Patagonia is Freaking Expensive and Worth It
· by dusty
So, in March our steady incline in spending continued, this time at an exponential rate. As I mentioned last month in Expensively Delicious, Argentina and Chile have been more expensive than the other countries we have visited. In addition, we also decided to cover a lot of ground and head to the most southern city in the world!
|Transportation||300||1928||(1628)||buses and taxis and ferries and planes|
|Rent||800||1113||(313)||hostels and an apartment|
|Misc||225||557||(332)||coats, clothing and hats|
|Activities||200||627||(427)||lots of fun|
|Food||560||533||27||food and dining|
|Allowance||160||160||0||coffee and beer|
|Health||380||380||0||health and travel insurance|
Over budget by $2673!!
Yes that is correct! It is freaking expensive to get to the bottom of the world.
You may notice a new health category in the budget. We’ve been showing most of our numbers, however, there are still some expenses going on behing the scenes. We’ve been leaving things out that don’t really apply to travel (such as rental properties), so you can see a cleaner picture of how much it is costing us to travel.
It occurred to me that we were leaving out the Health Insurance part. Since we are both self-employed we have our own plan, which is a high deductible HSA plan. It costs about $330/month and we bought some extra travel insurance (~$50/month) that will cover us if we need to be evacuated for medical or political reasons. Since those are related to the trip, I added them to the budget. You should see both the budget and the expenses go up and this should now be a pretty comprehensive look at what it costs us to travel.
We did well on Food this month. The restaurants were pretty expensive so we ate at “home” most often. The grocery prices were reasonable and when we stay in an apartment it makes it extremely easy. When we stay in a hostel we try to find one with a kitchen that we are allowed to use. If we did go to a restaurant, we always tried to share a meal.
In Mendoza we ate a lot of steak and eggs and we even took a class at our Spanish school and learned to cook Empanadas, which are insanely popular in Argentina. Also, since you could find wine for under $2/bottle, we ate and drank well while keeping our food costs low for the first half of the month.
We killed rent before we even started in March. We rented an apartment in Mendoza for the last half of February and the first half of March. So, we had already started March with $750 paid towards rent, but that only covered the first two weeks of the month.
So, we technically had only $50 left in the budget for the last two weeks. Well, that didn’t stop us. We wanted to see penguins damnit! We had typical Chilean and Argentinian hostel and hotel prices for the rest of the month, which put us over budget by a few hundred dollars. However, we didn’t even include the nights we stayed on the Ferry, those were thrown into the Transportation category. It could have technically been more.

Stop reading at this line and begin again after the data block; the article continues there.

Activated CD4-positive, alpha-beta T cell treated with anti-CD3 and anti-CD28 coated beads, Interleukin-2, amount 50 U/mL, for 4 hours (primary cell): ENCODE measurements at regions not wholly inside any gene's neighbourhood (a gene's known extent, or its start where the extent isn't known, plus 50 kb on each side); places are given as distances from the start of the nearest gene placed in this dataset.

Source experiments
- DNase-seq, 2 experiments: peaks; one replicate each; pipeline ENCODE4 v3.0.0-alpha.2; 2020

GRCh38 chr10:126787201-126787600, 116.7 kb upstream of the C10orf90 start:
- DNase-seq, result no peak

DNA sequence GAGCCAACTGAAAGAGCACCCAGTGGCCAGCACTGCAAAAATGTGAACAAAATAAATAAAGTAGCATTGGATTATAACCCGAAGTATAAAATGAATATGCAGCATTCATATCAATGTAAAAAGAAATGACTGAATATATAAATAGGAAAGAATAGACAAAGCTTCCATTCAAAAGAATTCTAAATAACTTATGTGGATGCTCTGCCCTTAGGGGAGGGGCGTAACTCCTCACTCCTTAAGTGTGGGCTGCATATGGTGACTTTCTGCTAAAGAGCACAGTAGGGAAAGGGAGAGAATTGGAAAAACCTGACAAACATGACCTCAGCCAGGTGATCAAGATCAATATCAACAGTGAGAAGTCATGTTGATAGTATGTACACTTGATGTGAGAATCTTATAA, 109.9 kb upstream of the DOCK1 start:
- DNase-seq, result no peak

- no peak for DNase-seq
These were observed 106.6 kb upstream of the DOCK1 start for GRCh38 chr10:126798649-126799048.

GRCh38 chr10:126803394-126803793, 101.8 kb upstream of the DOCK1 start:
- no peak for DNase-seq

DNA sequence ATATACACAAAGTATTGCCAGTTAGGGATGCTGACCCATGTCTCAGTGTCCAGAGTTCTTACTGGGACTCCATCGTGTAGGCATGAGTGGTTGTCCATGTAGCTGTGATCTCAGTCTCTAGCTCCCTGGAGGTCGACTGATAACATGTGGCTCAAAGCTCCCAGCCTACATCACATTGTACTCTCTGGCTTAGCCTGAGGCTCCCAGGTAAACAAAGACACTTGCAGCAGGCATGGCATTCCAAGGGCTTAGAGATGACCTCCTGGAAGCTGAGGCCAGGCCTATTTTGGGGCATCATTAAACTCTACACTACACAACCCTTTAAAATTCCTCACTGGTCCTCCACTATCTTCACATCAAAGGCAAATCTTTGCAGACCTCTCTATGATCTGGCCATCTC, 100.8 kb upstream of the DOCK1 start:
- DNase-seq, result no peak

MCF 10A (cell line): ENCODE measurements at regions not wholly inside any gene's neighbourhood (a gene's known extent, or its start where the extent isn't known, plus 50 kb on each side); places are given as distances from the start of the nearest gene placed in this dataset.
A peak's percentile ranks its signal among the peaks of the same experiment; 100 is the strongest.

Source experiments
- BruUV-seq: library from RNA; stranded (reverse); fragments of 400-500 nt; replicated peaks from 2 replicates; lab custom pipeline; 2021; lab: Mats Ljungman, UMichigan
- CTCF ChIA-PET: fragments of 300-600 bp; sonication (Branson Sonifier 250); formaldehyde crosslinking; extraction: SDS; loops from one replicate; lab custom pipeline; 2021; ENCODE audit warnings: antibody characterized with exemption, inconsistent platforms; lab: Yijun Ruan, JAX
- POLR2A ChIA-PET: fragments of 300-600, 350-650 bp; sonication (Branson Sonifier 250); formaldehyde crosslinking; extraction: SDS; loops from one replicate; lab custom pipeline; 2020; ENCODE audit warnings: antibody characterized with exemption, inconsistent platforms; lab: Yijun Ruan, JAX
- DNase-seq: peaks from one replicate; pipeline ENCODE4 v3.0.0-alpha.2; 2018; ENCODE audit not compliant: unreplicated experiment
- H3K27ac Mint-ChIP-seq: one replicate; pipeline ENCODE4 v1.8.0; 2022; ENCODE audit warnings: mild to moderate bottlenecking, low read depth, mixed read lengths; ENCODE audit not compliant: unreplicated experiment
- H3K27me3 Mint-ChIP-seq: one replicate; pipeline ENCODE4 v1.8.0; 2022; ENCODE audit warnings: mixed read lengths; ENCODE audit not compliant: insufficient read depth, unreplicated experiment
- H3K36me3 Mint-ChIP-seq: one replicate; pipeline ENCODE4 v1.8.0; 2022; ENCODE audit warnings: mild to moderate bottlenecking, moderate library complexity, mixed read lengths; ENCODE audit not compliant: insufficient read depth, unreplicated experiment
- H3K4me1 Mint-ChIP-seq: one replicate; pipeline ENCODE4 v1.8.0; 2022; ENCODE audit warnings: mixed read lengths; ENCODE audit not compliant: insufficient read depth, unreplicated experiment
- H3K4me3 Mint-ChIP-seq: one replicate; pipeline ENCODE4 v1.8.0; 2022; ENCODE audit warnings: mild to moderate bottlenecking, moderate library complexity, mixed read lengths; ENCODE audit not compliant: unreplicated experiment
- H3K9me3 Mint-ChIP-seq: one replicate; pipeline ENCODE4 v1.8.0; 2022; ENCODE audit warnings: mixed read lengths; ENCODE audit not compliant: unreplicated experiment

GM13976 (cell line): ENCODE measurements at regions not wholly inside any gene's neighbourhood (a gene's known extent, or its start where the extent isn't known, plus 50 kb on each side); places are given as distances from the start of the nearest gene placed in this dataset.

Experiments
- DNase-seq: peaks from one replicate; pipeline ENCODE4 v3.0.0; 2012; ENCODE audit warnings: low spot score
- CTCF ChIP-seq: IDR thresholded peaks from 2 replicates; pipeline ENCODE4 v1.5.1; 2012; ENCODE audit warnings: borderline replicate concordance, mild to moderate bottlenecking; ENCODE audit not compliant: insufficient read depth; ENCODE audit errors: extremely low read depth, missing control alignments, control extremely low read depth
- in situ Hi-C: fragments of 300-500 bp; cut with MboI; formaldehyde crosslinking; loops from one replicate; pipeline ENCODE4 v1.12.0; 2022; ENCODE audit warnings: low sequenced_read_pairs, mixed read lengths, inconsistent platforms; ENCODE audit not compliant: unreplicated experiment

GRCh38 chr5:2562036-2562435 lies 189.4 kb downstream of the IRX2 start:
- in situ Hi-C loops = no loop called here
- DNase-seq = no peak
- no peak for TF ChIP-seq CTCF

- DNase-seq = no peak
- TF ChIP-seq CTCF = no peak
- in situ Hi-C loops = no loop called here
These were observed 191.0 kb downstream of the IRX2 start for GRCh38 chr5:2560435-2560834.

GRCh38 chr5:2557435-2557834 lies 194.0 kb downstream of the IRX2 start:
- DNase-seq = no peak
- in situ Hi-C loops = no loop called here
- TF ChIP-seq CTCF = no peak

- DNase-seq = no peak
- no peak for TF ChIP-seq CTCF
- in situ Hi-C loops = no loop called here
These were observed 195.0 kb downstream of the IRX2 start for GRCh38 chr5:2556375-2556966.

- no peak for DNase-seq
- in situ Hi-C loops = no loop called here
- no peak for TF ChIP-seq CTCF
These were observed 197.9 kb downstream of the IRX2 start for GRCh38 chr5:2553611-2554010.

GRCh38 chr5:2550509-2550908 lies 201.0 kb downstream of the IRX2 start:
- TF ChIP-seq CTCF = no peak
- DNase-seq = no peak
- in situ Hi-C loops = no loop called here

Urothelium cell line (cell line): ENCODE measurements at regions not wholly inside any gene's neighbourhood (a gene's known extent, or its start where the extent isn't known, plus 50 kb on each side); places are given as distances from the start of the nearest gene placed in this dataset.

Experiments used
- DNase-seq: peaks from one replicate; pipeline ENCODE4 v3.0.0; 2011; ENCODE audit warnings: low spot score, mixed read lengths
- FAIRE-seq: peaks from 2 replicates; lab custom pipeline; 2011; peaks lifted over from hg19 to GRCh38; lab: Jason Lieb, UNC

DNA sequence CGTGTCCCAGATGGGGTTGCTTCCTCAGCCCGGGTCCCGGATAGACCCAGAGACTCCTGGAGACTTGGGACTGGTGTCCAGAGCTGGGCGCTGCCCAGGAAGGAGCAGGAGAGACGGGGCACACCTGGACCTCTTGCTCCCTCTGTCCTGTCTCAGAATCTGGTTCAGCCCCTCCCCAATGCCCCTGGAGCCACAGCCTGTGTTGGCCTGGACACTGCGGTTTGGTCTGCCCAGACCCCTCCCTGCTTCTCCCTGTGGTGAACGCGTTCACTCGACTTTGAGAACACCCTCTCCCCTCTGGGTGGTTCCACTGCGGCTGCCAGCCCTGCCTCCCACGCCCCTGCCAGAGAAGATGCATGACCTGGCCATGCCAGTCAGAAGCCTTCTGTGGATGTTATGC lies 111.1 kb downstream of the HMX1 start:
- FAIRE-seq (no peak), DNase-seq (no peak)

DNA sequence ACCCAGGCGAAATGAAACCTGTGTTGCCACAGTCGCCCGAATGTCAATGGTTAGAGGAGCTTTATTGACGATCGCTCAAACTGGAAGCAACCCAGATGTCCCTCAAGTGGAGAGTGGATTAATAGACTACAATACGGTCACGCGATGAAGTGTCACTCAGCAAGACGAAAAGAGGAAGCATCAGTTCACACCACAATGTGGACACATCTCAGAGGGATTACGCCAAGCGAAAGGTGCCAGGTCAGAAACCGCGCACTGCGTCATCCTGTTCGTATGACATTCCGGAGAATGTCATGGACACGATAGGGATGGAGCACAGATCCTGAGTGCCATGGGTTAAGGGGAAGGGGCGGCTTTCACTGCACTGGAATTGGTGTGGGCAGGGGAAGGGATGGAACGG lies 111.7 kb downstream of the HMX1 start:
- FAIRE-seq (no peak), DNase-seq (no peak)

I don’t even know where to start on Activities. March was as awesome as it was expensive. Sometimes you really can buy happiness! Some of the fun was in the traveling part itself, but as far as activities go, we:
It was absolutely incredible, but stuck us with a nice bill that pushed us over the Activities budget by $600. Totally worth it.
Wendy knew that there would be some cold parts of South America, but it didn’t really enter my mind. I imagined jungles and beaches. Regardless, we didn’t pack any clothes for the cold as we didn’t need it for most of the trip. Sure, we had to buy Alpaca Sweaters in the Mountains, but we didn’t need winterish items until we reached Patagonia.
Aside from the regular miscellaneous costs, we also bought two winter hats, two winter coats, thick socks, long underwear, a pair of gloves and a vest. These things added up and pushed us over on this category by a few hundred as well. However, it would have been such a pain to carry all of that the entire trip, so, I’m glad we decided to keep things light and just buy it at the end when we needed it.
The mother load. With all those activities, came a lot of transportation.
We had a lot of ground to cover to get to the bottom of the world and decided to spend some money to get there more quickly. The buses would have saved us a little money, but taken a very long time. Often times the savings of bus over plane was less than $40. So, we decided to go with a 2 hour flight instead of a 30 hour bus ride.
We left Mendoza in the middle of March and in two weeks we:
- Flew from Mendoza, Argentina to Bariloche, Argentina ($400)
- Bused to Puerto Montt, Chile ($60)
- Road the Navimag Ferry through the Chilean Fjords to Puerto Natales, Chile ($800)
- Bused to Calafate, Argentina ($45)
- Bused to Rio Gallegos, Argentina ($40)
- Bused to Ushuaia, Argentina ($145)
- Flew to Buenos Aires ($400)
Wow, we covered about 3,800 miles in 2 weeks. Unfortunately, with a ferry, two flights, and several busses, we went over by $1600. However, we did ride the Navimag next to glaciers and sea lions, climbed a glacier ourselves and got to play with penguins in their natural environment. It was cold and beautiful. Unimaginable.
We killed the budget in March but it was well worth it. We covered a lot of ground and saw some wonderful things that you don’t get a chance to see very often. We ended the month in Buenos Aires where we rented an apartment for a couple weeks. Hopefully I can work enough to recover those costs.
The adventures continues. Stay tuned to see if we can do better in April.